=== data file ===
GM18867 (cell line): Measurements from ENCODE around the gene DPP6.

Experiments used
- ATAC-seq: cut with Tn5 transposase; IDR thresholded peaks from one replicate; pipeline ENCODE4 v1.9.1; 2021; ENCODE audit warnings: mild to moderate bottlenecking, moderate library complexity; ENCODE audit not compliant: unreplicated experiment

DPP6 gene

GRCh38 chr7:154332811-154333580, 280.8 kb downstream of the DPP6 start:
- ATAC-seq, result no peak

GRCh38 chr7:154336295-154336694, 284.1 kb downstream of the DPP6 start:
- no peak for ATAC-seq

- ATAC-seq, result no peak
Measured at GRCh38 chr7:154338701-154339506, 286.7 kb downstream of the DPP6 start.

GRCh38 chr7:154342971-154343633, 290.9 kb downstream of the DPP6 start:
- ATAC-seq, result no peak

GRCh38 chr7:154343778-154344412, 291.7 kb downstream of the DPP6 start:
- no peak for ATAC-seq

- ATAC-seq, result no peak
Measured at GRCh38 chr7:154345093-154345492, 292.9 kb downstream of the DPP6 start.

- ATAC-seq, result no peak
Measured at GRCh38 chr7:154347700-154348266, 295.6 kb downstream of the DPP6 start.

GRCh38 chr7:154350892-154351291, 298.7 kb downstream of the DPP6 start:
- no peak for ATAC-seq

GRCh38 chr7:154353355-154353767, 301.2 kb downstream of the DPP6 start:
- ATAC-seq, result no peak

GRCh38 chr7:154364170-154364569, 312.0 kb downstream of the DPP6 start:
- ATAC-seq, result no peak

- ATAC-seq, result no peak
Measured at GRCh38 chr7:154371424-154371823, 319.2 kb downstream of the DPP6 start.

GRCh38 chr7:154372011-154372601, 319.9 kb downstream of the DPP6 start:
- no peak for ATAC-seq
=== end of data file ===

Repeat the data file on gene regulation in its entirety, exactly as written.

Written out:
GM18867 (cell line): Measurements from ENCODE around the gene DPP6.

Experiments used
- ATAC-seq: cut with Tn5 transposase; IDR thresholded peaks from one replicate; pipeline ENCODE4 v1.9.1; 2021; ENCODE audit warnings: mild to moderate bottlenecking, moderate library complexity; ENCODE audit not compliant: unreplicated experiment

DPP6 gene

GRCh38 chr7:154332811-154333580, 280.8 kb downstream of the DPP6 start:
- ATAC-seq, result no peak

GRCh38 chr7:154336295-154336694, 284.1 kb downstream of the DPP6 start:
- no peak for ATAC-seq

- ATAC-seq, result no peak
Measured at GRCh38 chr7:154338701-154339506, 286.7 kb downstream of the DPP6 start.

GRCh38 chr7:154342971-154343633, 290.9 kb downstream of the DPP6 start:
- ATAC-seq, result no peak

GRCh38 chr7:154343778-154344412, 291.7 kb downstream of the DPP6 start:
- no peak for ATAC-seq

- ATAC-seq, result no peak
Measured at GRCh38 chr7:154345093-154345492, 292.9 kb downstream of the DPP6 start.

- ATAC-seq, result no peak
Measured at GRCh38 chr7:154347700-154348266, 295.6 kb downstream of the DPP6 start.

GRCh38 chr7:154350892-154351291, 298.7 kb downstream of the DPP6 start:
- no peak for ATAC-seq

GRCh38 chr7:154353355-154353767, 301.2 kb downstream of the DPP6 start:
- ATAC-seq, result no peak

GRCh38 chr7:154364170-154364569, 312.0 kb downstream of the DPP6 start:
- ATAC-seq, result no peak

- ATAC-seq, result no peak
Measured at GRCh38 chr7:154371424-154371823, 319.2 kb downstream of the DPP6 start.

GRCh38 chr7:154372011-154372601, 319.9 kb downstream of the DPP6 start:
- no peak for ATAC-seq